This individualisation of employment policies is to be understood as an opportunity for persons to choose the services and/or providers who will issue services to them. The purpose is to give to each beneficiary the capacity to be the actor of their own course rather than a passive recipient of employment policies.
Comparative analysis of 13 individualised schemes in eight countries highlights their impacts and the conditions enabling effective individualisation practices. On the basis of this analysis, the paper identifies a typology of schemes according to degree of freedom left to the individual: the saving or insurance account (incentive or obligation to save on an account, as in Austria, the USA and Chile); the voucher (beneficiaries receive from the public authorities a fixed-rate or variable-rate endowment according to their profile, as in Germany, Belgium and the United Kingdom); the contract (beneficiaries are free to choose their providers but only in the framework of a formal contract between the managing body of this scheme and the provider, as in the Netherlands and Australia).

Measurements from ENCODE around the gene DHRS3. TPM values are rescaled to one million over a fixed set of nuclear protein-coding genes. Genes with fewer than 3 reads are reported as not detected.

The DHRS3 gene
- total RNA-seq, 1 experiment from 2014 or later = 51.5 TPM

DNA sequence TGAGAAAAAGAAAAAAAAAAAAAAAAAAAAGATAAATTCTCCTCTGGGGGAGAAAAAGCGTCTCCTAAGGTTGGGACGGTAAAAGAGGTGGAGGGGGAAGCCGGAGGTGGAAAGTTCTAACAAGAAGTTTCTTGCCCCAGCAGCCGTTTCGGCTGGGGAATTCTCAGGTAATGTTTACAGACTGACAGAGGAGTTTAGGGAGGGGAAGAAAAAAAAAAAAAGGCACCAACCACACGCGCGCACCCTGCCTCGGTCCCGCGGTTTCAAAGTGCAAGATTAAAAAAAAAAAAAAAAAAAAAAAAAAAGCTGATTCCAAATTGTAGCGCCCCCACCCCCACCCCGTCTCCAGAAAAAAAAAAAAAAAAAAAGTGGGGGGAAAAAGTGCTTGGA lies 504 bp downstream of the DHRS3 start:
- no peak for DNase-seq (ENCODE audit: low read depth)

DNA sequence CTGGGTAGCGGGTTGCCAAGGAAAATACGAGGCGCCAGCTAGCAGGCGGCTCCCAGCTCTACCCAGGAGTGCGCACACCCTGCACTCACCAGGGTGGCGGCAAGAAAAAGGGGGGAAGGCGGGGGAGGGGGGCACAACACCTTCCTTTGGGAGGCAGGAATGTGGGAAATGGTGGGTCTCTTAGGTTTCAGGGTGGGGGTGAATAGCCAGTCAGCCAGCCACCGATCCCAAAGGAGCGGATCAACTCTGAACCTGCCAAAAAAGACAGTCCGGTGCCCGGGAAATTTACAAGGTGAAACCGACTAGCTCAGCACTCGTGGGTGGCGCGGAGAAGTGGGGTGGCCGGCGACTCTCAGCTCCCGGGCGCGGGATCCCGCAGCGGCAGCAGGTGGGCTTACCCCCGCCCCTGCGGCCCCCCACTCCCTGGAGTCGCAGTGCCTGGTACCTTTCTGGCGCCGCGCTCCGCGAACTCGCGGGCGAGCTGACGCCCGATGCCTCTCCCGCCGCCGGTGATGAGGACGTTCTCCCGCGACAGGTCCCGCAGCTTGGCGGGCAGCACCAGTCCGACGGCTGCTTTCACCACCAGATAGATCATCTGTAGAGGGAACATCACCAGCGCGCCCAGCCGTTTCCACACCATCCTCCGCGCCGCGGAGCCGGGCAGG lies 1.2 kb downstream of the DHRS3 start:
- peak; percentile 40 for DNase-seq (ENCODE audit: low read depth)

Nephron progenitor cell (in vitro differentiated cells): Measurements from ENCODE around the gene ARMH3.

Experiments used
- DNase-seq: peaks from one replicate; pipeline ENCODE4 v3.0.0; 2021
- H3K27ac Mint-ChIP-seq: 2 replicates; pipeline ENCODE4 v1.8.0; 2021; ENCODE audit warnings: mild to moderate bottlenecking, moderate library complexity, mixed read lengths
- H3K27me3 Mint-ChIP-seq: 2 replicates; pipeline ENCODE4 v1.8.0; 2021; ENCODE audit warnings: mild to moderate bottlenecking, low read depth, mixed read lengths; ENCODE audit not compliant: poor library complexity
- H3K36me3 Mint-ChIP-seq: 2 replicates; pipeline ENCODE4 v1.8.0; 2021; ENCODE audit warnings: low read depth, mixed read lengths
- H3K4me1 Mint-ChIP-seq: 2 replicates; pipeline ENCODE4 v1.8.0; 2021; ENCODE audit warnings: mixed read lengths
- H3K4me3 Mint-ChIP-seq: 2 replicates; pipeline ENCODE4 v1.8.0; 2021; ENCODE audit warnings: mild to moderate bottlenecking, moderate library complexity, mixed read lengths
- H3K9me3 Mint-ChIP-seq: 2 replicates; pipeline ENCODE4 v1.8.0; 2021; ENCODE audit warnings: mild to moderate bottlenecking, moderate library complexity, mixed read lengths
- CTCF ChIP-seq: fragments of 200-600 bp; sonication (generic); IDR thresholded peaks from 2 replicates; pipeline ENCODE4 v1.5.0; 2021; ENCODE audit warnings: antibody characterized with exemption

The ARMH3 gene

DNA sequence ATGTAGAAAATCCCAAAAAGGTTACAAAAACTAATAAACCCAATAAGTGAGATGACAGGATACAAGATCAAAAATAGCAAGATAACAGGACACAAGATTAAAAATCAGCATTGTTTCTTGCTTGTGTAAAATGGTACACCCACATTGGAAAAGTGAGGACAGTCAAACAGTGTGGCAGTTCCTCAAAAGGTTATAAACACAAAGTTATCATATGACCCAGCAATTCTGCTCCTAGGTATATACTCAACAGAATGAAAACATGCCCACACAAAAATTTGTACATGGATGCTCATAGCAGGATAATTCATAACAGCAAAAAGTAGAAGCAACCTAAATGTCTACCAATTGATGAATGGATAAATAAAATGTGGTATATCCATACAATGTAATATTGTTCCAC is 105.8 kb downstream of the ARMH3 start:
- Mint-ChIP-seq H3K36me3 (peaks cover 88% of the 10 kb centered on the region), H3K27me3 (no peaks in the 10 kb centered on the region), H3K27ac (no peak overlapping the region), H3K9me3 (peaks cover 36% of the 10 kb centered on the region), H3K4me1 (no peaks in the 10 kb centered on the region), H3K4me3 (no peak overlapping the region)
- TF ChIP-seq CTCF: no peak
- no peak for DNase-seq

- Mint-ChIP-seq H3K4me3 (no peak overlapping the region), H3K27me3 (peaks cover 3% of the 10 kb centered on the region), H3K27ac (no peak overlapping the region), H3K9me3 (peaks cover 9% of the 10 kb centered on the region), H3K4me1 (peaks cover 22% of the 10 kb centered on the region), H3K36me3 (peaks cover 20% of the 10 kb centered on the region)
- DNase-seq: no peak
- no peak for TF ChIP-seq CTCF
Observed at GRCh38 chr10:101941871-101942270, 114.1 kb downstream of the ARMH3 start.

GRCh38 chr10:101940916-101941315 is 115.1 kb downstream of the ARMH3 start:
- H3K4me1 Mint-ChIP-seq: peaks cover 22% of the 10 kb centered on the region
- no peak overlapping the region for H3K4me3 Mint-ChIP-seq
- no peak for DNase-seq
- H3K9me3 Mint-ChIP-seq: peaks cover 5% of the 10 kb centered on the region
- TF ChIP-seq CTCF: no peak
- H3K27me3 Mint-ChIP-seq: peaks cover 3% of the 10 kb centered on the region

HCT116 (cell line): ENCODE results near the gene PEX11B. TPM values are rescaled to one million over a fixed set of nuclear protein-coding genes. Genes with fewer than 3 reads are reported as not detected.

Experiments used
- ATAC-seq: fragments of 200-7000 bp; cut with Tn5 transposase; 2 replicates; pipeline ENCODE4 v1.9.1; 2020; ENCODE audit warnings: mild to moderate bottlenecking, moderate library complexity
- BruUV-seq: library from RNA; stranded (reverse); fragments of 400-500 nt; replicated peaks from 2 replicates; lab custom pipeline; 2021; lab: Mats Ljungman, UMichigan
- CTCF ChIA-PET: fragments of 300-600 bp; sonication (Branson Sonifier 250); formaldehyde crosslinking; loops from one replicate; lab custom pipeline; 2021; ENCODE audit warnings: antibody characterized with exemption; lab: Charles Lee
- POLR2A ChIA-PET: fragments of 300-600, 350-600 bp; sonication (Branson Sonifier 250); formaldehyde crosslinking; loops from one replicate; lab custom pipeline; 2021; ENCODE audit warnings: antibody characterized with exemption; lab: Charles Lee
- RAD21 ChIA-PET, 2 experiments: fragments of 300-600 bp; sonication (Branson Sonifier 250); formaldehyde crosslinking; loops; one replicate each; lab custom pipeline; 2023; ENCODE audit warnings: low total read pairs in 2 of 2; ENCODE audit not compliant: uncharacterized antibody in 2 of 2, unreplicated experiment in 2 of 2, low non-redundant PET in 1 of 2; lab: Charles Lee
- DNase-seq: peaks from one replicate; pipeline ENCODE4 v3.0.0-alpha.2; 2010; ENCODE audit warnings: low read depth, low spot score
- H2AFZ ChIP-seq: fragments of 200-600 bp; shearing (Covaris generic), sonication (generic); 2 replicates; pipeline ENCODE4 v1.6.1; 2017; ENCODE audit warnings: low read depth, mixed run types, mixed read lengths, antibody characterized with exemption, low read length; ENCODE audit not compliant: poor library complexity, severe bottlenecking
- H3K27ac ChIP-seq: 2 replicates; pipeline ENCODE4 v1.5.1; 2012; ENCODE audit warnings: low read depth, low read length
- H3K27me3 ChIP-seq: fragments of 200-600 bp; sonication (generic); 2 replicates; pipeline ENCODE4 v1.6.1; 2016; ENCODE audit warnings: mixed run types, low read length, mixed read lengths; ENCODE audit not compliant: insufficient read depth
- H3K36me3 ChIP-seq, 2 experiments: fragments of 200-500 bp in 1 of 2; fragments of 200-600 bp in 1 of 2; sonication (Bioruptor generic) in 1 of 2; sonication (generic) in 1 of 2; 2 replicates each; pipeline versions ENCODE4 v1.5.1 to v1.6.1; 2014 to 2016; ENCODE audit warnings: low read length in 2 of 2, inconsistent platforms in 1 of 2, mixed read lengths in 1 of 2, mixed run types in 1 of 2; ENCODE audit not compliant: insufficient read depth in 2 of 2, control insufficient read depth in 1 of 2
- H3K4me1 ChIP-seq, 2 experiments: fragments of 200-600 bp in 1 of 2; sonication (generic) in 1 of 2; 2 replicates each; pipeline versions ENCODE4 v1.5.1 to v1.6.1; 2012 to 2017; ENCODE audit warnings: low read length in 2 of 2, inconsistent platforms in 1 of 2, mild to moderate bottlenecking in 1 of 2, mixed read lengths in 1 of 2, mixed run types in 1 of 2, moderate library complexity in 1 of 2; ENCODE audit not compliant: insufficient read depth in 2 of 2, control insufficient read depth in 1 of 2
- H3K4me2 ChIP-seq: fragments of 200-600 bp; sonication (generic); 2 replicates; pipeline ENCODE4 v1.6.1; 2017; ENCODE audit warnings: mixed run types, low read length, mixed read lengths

This paper confirms the mission entrusted by the Minister for Vocational Training and Apprenticeship to the National Council for Lifelong Training (Conseil national de la formation professionnelle tout au long de la vie - CNFPTLV) for realisation of a study on the concept of individual training accounts. This task is consecutive to the numerous studies on use of existing training schemes as well as the means to make them more accessible to everyone and how to improve their portability. In his mission letter, the minister invited discussion on the concept of individual training accounts designed to increase people’s ability to take initiative on improving their skills. The thoughts of the CNFPTLV will clarify, by outlining the various possible scenarios, the purposes of this type of account, the modalities of its subscription, its articulation with other schemes, accompaniments to its use and different feasible kinds of managing it. This process of reflection will take the form of a report which will be finalised at the beginning of March 2013.